The Initial Study determined that the proposed project would not have a significant effect upon the environment for the following reasons:
The proposed project would have no impact or less-than-significant impacts on Aesthetics, Agricultural and Forest Resources, Air Quality, Cultural Resources, Greenhouse Gas Emissions, Hazards and Hazardous Materials, Hydrology and Water Quality, Land Use and Planning, Mineral Resources, Noise, Population and Housing, Public Services, Recreation, Transportation/Traffic, and Utilities and Service Systems.
Potentially significant adverse impacts would be mitigated to less-than-significant levels for Biological Resources and Geology and Soils.
The Town’s Draft Mitigated Negative Declaration resulted in forty-one mitigation measures to protect wildlife and the environment. Some of the mitigations include:
Certified biological surveying, monitoring and endangered and sensitive species protection;
Notification requirements for endangered species discovery, injury or death;
Invasive species control;
Trash avoidance and site maintenance;
Water quality protection;
Hazardous materials handling and emergency spill measures;
Herbicide handling and use;
Control of the spread of amphibian disease;
Woodrat nest protection and handling; and
The Town encourages interested parties to review the CEQA review documents for detailed information. The Public Comment period for the Project’s CEQA review is from May 6 to June 6, 2013. There will be a public hearing for the Mitigated Negative Declaration and the project at the June 10, 2013 City Council meeting. The CEQA review and mitigated measures and reporting plan were adopted by City Council on June 10, 2013.
Since this project takes place in potential California red-legged frog and San Francisco garter snake habitat, it required review and approval from the California Fish and Wildlife Department. The Department reviewed the Town’s project, conducted site visits, conducted research and provided a Biological Opinion on this project. The Biological Opinion includes mitigation measures which the Town will follow in order to mitigate potential harm to endangered species which may be present in Town-owned open spaces.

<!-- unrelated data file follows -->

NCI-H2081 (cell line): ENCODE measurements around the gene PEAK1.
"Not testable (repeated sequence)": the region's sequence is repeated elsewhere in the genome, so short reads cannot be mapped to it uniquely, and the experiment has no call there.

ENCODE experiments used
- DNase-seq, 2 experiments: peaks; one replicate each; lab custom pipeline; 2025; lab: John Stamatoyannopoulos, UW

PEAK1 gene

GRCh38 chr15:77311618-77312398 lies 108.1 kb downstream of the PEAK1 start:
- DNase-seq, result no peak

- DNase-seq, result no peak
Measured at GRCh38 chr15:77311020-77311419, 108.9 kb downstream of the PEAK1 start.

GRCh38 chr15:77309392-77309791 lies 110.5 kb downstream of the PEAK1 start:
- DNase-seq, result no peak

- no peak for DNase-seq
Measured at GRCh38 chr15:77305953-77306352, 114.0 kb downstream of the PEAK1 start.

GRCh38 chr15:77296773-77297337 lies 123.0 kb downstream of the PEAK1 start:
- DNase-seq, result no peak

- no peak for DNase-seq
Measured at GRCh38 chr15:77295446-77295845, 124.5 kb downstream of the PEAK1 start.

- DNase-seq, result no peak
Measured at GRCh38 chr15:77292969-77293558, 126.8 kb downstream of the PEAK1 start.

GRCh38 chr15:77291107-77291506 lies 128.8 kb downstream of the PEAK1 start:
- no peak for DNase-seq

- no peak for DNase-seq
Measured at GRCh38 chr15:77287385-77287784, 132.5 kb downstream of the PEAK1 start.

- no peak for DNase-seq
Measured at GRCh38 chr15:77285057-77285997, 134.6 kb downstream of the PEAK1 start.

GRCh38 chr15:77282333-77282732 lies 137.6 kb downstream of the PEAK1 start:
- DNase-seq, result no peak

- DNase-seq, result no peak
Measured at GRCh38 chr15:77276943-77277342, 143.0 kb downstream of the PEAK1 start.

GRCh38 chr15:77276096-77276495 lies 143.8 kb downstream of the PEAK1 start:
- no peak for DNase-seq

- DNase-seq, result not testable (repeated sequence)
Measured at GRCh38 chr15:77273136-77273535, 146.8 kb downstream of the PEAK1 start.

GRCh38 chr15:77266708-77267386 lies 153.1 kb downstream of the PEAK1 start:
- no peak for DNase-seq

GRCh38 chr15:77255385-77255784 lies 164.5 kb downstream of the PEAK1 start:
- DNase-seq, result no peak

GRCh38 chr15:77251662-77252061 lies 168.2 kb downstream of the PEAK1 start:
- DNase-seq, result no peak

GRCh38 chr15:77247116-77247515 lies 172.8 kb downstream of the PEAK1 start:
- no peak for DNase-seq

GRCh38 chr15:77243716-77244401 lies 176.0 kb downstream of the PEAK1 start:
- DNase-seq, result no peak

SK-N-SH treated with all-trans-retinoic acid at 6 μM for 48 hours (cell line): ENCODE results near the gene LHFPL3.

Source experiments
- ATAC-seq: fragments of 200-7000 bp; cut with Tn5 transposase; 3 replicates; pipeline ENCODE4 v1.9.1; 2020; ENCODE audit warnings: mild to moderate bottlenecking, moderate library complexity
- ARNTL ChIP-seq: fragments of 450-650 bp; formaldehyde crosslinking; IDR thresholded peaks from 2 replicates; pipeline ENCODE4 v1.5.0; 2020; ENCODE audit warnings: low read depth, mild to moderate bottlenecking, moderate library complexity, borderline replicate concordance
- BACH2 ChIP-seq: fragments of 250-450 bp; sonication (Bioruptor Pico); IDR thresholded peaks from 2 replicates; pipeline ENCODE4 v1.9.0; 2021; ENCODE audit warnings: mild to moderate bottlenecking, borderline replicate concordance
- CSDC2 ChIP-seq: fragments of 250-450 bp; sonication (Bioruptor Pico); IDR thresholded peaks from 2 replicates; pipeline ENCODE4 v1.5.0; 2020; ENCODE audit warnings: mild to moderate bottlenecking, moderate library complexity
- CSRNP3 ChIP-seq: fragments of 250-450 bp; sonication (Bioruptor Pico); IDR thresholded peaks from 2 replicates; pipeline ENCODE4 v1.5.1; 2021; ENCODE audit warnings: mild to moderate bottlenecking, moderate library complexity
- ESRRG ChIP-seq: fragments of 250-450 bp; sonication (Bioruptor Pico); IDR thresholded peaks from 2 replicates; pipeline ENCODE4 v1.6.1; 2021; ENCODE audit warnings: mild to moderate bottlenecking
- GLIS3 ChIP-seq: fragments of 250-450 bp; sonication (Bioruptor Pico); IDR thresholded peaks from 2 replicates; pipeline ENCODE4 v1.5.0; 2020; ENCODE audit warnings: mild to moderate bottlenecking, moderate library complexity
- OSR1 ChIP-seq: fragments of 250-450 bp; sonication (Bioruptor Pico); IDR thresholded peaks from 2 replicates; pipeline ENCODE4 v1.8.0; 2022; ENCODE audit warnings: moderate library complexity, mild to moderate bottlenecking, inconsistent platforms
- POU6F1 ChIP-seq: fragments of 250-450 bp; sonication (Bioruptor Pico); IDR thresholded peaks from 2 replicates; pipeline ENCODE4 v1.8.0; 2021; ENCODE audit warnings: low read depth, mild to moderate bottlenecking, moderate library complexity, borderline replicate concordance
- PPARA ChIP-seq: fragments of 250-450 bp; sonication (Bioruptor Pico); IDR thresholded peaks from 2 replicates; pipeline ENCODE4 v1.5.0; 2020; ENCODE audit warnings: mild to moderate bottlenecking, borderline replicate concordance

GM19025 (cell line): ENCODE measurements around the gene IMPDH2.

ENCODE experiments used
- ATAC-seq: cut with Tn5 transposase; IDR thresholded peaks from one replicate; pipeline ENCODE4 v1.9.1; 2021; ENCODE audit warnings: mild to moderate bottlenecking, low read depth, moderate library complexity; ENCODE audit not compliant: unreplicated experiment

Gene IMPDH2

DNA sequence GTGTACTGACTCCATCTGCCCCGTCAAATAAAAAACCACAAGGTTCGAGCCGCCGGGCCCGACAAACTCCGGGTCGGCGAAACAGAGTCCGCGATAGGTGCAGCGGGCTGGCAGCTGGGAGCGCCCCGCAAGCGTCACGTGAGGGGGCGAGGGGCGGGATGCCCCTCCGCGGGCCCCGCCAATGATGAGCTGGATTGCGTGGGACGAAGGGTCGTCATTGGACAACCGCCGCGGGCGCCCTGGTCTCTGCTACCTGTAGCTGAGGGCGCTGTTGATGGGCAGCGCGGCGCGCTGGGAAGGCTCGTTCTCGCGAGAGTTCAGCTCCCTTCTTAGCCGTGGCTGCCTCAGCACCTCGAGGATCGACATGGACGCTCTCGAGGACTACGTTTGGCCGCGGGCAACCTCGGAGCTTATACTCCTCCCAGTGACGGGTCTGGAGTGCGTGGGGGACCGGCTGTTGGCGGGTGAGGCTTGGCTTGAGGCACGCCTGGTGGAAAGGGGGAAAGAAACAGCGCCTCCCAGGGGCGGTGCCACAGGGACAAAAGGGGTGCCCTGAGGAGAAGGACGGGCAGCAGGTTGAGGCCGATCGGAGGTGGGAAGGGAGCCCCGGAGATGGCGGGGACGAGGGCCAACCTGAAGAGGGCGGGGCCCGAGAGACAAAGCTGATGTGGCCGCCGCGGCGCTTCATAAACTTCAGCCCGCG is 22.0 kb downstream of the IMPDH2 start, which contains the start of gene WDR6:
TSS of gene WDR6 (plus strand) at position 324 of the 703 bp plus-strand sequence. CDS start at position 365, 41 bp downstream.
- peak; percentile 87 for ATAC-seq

With this project, the Town is trying very hard to balance the need to reduce wildfire risk in Town-owned open spaces and protect private property and lives with the desire to protect endangered, sensitive and other flora and fauna and habitat and to preserve the aesthetic appearance of Town-owned open space areas. It is a very delicate balancing act, to be sure. For this reason, the Town is committed to getting community input and buy-in for this important project, and has put into motion a dynamic community outreach effort which includes:
Posting Detailed Project Information on the Town’s Website;
Publishing Articles in the Town’s Quarterly Newsletter;
Providing Project Notification and Updates Hillsborough Together emails;
Direct Mailing Notification and Outreach Pieces to Residents;
Presenting to Community Organizations;
Hosting Public Meetings about the Project;
Posting Public Notices on Town Government Billboards and in the San Mateo Times;
Discussing the Project in Public City Council Meetings;
Posting and Disseminating the Town’s CEQA Notice of Intent for the Project;
Providing a CEQA Public Comment Period (May 6 – June 6); and
Holding a CEQA review hearing (June 10).
The Town held two public meetings in May 2013 for residents interested in learning more about this important project. The Town may hold additional public meetings as needed.
Questions , Comments and Requests for Information
The Town welcomes resident’s feedback regarding this project, both positive or otherwise, and questions and comments regarding this project can be directed to Ed Cooney, Project Manager